When DC rebooted decades of continuity in 2011’s The New 52 initiative, reactions were, to be kind, mixed. Some felt that tossing away years of stories was disrespectful to the iconic characters and fans who had loved them since childhood, while others jumped at a chance to start reading these titles with a fresh start. Many of the titles faced criticism for increased editorial interference, poor character design, and elements that harkened back to some of the more unsavory aspects of 90s comics. While sales were up, showing that DC’s gutsy move was paying off in the short-term, the readership had never been more divided.

That is, on everything except one title. Scott Snyder and Greg Capullo’s Batman.

It’s hard to believe that was over four years ago. Snyder has been writing Batman for more than fifty issues, and has become one of the biggest forces in both mainstream superhero comics and, with the overwhelming success of Wytches #1 which sold more than 90k copies, the creator-owned scene. Capullo has also risen to become one of the premiere artists in the industry, and will certainly go down as one of the best artists to ever enjoy a long run on Batman. Their run has been unique in its focus of long, game-changing arcs placed one after the other, starting with Court of Owls, an ode to Gotham City, moving onto two devastating Joker stories with Death of the Family and Endgame, and recently reinventing the Bruce/Gordon relationship in a shocking way with the post-#50 issues. Snyder and Capullo’s work has been DC’s heavy-hitter since the relaunch, and is unquestionably their most critically acclaimed title, receiving near unanimous praise from fans and peers. It’s a historic run in the making, but the seeds of the style Snyder brings to his dark, humane explorations of Gotham City were planted before he took over with the relaunch of Batman.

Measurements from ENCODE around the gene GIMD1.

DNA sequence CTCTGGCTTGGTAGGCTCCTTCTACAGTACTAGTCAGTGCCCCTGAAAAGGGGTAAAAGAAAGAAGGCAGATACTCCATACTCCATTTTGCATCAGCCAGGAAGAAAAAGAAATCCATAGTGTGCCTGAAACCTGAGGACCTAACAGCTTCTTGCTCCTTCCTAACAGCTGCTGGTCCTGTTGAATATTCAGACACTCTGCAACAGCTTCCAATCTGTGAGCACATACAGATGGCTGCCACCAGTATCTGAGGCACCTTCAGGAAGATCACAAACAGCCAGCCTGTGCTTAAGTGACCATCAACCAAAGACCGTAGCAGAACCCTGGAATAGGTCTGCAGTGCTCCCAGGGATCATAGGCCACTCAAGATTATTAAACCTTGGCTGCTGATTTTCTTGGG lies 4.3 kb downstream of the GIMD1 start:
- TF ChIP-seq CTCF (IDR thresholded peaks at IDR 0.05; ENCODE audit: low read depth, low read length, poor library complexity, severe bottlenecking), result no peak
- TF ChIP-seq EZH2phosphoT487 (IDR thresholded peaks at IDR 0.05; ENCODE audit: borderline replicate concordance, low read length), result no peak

Before he was paired with Capullo, Scott Snyder began his time as the dark architect of Gotham City in Detective Comics #871, staying on the title through #881, the final issue of the landmark series before its New 52 reboot. The arc has been collected as Batman: The Black Mirror, which, like his Batman run with Capullo, garnered praise that placed it among the likes of the most classic and legendary titles in the Dark Knight canon. Comparisons to Frank Miller’s Year One have been made more than once – and that stuff, that’s the kind of praise that writers and publishers dream for. High praise by way of comparison to a classic is the most attractive blurb fodder, of course. Hell, it drew my eye. The thing is, though, having freshly re-read The Black Mirror, I don’t think it needs to be said, now, in 2015, that Snyder’s writing puts him among the ranks of the other Batman greats. Having read everything he’s done with the Caped Crusader since this book, it’s clear he’s one of the greats – I can’t think of a single writer who has made me care more about Batman, either as an ideal or as a person – but I don’t think that status as a legend needs to be defended or clarified. Looking back, it’s amazing to see that the confidence and straight up, kick-down-the-door, cut throat storytelling that makes the Snyder + Capullo run so refreshing and shocking from month-to-month was already in place in The Black Mirror.